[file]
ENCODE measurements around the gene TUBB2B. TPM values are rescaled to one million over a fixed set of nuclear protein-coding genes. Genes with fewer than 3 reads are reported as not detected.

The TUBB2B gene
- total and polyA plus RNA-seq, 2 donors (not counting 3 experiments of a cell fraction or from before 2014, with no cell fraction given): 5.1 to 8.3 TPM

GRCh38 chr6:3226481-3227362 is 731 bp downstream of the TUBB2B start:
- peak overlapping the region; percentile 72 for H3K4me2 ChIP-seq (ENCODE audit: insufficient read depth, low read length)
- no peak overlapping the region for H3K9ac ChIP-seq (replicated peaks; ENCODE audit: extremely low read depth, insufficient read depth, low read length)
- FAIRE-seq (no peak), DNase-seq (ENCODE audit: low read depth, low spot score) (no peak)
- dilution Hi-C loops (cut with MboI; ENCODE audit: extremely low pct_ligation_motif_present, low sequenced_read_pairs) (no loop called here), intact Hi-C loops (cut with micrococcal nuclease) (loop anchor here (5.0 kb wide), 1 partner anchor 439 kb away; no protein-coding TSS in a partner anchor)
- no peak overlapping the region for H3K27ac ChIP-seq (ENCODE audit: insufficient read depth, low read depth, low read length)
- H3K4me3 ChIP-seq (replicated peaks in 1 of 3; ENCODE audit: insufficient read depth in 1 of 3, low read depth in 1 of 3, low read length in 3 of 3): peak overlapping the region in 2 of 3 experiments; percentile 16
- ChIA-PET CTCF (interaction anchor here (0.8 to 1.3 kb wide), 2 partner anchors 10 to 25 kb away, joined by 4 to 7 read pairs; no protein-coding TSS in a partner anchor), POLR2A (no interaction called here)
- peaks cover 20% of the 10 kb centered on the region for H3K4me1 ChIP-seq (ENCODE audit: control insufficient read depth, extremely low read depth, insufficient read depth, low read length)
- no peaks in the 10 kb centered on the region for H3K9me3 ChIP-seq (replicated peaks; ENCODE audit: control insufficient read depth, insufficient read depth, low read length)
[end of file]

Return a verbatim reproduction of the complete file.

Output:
ENCODE measurements around the gene TUBB2B. TPM values are rescaled to one million over a fixed set of nuclear protein-coding genes. Genes with fewer than 3 reads are reported as not detected.

The TUBB2B gene
- total and polyA plus RNA-seq, 2 donors (not counting 3 experiments of a cell fraction or from before 2014, with no cell fraction given): 5.1 to 8.3 TPM

GRCh38 chr6:3226481-3227362 is 731 bp downstream of the TUBB2B start:
- peak overlapping the region; percentile 72 for H3K4me2 ChIP-seq (ENCODE audit: insufficient read depth, low read length)
- no peak overlapping the region for H3K9ac ChIP-seq (replicated peaks; ENCODE audit: extremely low read depth, insufficient read depth, low read length)
- FAIRE-seq (no peak), DNase-seq (ENCODE audit: low read depth, low spot score) (no peak)
- dilution Hi-C loops (cut with MboI; ENCODE audit: extremely low pct_ligation_motif_present, low sequenced_read_pairs) (no loop called here), intact Hi-C loops (cut with micrococcal nuclease) (loop anchor here (5.0 kb wide), 1 partner anchor 439 kb away; no protein-coding TSS in a partner anchor)
- no peak overlapping the region for H3K27ac ChIP-seq (ENCODE audit: insufficient read depth, low read depth, low read length)
- H3K4me3 ChIP-seq (replicated peaks in 1 of 3; ENCODE audit: insufficient read depth in 1 of 3, low read depth in 1 of 3, low read length in 3 of 3): peak overlapping the region in 2 of 3 experiments; percentile 16
- ChIA-PET CTCF (interaction anchor here (0.8 to 1.3 kb wide), 2 partner anchors 10 to 25 kb away, joined by 4 to 7 read pairs; no protein-coding TSS in a partner anchor), POLR2A (no interaction called here)
- peaks cover 20% of the 10 kb centered on the region for H3K4me1 ChIP-seq (ENCODE audit: control insufficient read depth, extremely low read depth, insufficient read depth, low read length)
- no peaks in the 10 kb centered on the region for H3K9me3 ChIP-seq (replicated peaks; ENCODE audit: control insufficient read depth, insufficient read depth, low read length)